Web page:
Juncker asserts market no auto tariffs: The fact that EU’s Juncker seemed certain that no auto tariffs on EU cars will be applied, reinforces the notion that the Trump administration is no longer in a position to keep flexing its muscle on tariffs as it used to if it wants to maintain the electorate support from the people. Juncker said “he won’t do it…you are speaking to a fully informed man”.
Risk appetite through the roof: The risk-weighted index, which monitors the S&P 500 and the US 30y bond yields, as the ultimate barometer to assess how cheap or expensive risk sensitive currencies are, has gone absolutely ballistics as equities in the US (S&P 500) print fresh record highs while the US yields show a very impressive run to the upside as safe haven bids are abandoned.
Chinese Yuan appreciation: As a result of the renewed optimism, the USD/CNH pair, as another clear risk barometer that depicts the outlook around the trade deal prospects, has broken below the psychological 7.00 handle, all the way down to 6.97, fueling along the way demand for the AUD as a proxy.
BoE sees more dissenters: Two out of nine members at the BOE are now endorsing a cut in what represents the most divided board since June 2018. This added downside pressure to the GBP. As part of BoE Goveor Caey press conference, he said “if downside risks emerge to UK economy there may be a need to provide reinforcements, but this is not pre-committing.” In other words, Caey has stressed further the possibility of rate cuts on a more pronounced slowdown in the UK. Besides, the latest YouGov polls show Conservative party lead dropped as Lib Dem pick up momentum, which is a development that fueled the downside pressure in the GBP.
RBA sticks to script, lowers GDP f’cast: The latest RBA statement on monetary policy notes that further easing could convey ‘overly negative’ view on the economy, even if they also state “board prepared to ease if needed.” Additional headlines included that “holding rates in Nov allows time to ‘assess effects’”, while confirming that the December GDP was lowered to 2.25% from 2.50%.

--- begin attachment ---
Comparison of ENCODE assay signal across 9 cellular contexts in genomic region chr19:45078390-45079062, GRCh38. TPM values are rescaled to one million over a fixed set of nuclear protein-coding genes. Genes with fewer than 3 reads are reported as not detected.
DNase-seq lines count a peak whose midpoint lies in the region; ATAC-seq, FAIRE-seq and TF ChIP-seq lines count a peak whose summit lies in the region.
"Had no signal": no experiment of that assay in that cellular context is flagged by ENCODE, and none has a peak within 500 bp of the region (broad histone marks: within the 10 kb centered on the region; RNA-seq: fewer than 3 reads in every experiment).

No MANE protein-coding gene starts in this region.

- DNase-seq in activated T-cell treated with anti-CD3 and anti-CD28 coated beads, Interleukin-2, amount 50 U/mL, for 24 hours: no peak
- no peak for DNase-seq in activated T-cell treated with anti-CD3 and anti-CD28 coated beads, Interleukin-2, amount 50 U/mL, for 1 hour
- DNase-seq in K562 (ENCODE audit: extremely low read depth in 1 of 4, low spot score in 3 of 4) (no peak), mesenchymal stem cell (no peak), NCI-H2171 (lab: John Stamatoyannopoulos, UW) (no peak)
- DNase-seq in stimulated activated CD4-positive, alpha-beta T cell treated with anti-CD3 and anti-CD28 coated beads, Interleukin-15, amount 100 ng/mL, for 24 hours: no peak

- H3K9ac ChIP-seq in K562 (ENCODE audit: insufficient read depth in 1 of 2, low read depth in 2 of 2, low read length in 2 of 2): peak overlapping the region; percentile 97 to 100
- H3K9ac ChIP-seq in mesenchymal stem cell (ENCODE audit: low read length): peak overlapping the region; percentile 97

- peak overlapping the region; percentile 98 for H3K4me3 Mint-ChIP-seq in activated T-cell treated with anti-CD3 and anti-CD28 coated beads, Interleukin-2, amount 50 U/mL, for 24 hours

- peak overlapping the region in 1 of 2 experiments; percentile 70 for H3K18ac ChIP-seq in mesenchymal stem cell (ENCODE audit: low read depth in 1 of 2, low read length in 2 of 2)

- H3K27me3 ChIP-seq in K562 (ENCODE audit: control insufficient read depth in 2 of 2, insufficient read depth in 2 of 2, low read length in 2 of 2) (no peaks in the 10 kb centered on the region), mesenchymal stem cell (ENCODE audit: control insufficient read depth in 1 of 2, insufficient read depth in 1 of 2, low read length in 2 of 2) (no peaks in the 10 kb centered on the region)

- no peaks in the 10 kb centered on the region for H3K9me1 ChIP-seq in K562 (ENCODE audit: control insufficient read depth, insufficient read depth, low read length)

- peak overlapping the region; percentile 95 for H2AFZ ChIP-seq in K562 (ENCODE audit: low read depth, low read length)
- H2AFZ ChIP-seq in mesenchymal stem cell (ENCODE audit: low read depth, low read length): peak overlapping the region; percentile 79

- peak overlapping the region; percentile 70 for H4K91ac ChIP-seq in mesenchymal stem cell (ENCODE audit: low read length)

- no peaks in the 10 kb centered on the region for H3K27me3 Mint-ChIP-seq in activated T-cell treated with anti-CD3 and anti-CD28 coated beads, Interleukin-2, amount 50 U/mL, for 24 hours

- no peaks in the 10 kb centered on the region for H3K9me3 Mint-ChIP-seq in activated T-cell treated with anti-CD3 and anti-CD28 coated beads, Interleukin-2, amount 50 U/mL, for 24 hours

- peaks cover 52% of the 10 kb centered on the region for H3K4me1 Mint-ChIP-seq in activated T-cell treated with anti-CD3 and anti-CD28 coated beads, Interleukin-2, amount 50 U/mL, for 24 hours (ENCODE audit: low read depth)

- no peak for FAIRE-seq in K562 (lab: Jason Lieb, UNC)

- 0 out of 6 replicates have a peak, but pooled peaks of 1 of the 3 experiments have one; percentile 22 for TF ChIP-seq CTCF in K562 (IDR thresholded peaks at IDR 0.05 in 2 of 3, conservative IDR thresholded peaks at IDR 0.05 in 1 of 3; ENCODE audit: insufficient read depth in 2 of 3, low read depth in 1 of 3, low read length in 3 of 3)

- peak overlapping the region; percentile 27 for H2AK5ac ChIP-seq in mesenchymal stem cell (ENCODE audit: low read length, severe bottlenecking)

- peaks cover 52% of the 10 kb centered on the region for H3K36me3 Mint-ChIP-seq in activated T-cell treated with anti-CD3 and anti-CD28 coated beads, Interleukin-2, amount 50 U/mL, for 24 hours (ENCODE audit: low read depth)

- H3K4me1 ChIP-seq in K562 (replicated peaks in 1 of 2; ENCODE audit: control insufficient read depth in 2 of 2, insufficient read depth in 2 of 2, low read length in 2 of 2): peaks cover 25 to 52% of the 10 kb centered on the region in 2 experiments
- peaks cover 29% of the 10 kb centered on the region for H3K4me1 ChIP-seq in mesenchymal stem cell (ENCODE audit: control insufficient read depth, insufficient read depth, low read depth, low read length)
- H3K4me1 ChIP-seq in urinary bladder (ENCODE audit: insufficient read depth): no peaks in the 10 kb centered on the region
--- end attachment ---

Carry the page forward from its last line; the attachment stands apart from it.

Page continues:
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AUD/CHF exhibited a long trade setup in the last 24h in line with the upward tendencies it has displayed in recent weeks. The initial drop in AUD value served the purpose of filling out long contracts at a more advantageous price before a powerful snap back up that broke the bearish structure. The retest of the prior swing high led to an immediate rejection (entry point), targeting with surgical precision the 50% measured move area to take profits.
In a very similar manner, the bullish run in the AUD through the last European session, allowed to buy the currency against the USD on dips (see circle for entry) once US came online. So far, the trade has yielded a move to break even, with a move up to 0.6925 (top of the range) expected should further positive headlines in the US-China trade fuel the sentiment. Even if one only isolates the technical merits, this is a market that looks destined to test the opposite liquidity-rich area after collecting long-sided contracts low in the range after an initial fake out.
GBP/CHF has also tested a level of key liquidity below a support line in the H4 chart, where a clear failure to find lower levels has eventuated. From there, the initiation of a strong buy-side campaign to take the market in the opposite direction has occurred, trapping those induced to short the market, and so the rationale I apply in these cases is that a retest of the 50% retrac should attract mounting number of bids to take this market much higher from here.
A final market to bring to the readers’ attention where a long position could have been initiated includes the EUR/JPY. The patte manifested, part of the ‘trapped traders’ educational concept I am teaching via my LIVE shows, suggests that this market runs the risk of heading higher in the coming days after a breakout of a major LPs (liquidity providers) area, also known as support, got rejected with huge impetus towards the opposite direction. This makes me a buyer on dips at the 50% retrac, aiming for a 50% measured move target.